My rating: 4 of 5 stars
I often tell people that I have found something to like in every genre of music except for Chinese opera … and yet I have just read a book that is very much about Chinese opera.
Peony is obsessed with an opera called “The Peony Pavilion,” which is about a young woman who dies of love and how she is resurrected as a result of it. Peony has long been betrothed in an arranged marriage to someone called Wen Ru, whom she will not meet until her wedding day. She, in the mean while, meets a poet whose name she does not know … and decides that she is in love with him. Given that she is 16 years old, this is probably not surprising.
She decides that, if she cannot marry her poet, she will die of love … and, of course, after her death, she discovers that Wen Ru is the poet in question.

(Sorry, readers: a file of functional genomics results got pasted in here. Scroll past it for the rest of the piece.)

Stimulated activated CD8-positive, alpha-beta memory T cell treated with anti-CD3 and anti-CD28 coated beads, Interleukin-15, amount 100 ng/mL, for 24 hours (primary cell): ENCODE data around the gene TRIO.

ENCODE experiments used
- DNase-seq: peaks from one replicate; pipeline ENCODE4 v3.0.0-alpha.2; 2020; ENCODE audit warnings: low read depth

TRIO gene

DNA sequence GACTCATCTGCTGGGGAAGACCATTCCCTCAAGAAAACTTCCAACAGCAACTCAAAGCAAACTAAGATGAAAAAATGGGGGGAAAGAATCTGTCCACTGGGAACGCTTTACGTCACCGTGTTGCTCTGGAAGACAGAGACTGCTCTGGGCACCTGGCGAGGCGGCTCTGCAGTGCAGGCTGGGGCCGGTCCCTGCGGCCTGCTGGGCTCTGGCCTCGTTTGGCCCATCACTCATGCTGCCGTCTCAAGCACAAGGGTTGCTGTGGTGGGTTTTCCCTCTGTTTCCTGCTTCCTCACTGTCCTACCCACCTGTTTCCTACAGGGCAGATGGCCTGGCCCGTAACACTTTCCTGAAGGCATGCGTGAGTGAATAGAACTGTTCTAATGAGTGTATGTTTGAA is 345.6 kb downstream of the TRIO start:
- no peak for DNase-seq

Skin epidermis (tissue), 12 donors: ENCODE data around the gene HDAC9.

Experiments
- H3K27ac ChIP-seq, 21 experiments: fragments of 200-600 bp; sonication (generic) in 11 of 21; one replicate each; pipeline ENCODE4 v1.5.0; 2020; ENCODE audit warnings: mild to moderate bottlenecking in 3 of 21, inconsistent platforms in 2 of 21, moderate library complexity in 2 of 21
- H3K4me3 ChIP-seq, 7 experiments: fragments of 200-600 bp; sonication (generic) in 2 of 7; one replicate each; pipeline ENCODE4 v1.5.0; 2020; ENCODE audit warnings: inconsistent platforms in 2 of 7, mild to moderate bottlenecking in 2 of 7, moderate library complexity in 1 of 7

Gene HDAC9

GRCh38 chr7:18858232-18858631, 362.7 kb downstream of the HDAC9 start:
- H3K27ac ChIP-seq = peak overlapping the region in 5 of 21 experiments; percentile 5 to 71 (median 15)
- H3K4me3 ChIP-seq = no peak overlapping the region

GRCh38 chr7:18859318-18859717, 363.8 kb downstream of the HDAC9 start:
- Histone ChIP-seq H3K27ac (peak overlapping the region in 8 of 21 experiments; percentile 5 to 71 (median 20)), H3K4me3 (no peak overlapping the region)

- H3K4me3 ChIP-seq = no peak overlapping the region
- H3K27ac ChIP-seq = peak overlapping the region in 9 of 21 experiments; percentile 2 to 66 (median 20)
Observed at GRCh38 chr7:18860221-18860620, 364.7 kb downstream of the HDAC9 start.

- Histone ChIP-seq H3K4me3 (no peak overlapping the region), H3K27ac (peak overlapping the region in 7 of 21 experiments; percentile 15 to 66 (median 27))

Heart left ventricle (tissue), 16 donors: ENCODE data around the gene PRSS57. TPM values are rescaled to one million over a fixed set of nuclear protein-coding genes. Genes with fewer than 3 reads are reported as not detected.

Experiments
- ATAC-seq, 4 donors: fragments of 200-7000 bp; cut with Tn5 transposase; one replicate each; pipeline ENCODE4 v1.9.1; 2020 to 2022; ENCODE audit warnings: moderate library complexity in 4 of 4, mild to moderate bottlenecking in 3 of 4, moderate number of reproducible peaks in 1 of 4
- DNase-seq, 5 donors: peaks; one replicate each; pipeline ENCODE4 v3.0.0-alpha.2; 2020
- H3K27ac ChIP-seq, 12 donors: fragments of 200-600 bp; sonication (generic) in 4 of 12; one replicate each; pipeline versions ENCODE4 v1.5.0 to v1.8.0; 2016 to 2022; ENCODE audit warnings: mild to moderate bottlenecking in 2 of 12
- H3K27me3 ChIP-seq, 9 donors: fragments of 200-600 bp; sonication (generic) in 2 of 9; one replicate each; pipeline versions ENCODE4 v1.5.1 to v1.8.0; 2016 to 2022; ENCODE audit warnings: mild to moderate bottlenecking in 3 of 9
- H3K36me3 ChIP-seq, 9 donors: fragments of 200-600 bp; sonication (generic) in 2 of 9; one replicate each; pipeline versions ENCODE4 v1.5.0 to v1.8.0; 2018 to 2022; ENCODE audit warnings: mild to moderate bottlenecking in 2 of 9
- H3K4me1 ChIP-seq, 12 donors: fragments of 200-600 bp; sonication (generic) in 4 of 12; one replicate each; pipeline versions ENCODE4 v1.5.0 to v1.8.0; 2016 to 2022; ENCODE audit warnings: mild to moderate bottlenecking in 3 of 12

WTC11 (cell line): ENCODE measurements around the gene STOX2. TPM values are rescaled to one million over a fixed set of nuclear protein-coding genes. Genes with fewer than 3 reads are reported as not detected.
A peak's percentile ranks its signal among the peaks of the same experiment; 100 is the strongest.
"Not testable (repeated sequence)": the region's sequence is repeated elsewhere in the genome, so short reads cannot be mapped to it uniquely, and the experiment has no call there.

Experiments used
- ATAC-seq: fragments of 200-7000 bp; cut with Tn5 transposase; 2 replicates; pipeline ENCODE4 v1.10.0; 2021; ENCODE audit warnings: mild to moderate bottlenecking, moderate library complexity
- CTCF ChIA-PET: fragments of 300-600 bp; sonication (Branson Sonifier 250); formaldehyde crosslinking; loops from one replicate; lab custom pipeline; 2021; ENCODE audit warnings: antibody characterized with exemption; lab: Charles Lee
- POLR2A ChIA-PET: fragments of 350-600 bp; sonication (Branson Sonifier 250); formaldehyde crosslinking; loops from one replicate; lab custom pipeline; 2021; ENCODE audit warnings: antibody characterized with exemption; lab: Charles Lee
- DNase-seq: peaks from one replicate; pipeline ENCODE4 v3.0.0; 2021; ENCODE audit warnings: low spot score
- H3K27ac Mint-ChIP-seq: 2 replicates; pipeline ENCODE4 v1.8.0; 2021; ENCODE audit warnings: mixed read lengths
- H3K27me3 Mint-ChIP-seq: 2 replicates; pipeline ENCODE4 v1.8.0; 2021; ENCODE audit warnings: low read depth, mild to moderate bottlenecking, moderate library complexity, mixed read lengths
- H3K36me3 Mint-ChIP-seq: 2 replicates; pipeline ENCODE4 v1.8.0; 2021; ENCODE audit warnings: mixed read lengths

The majority of the book is written from the perspective of Peony’s afterlife, and depends on an understanding of 16th C. Chinese funerary practices and beliefs. Fortunately, I had read The Ghost Bride already and had a bit of a grounding in this information. From her status as a “hungry ghost,” Peony wreaks a kind of loving havoc on Wen Ru’s subsequent marriage to her cousin before realizing that she has the power to do a great deal of good.
See created this book based on an actual historical document, The Three Wives’ Commentary on The Peony Pavilion, and a great deal of research into female poets and artisans of period in China. Very well done indeed.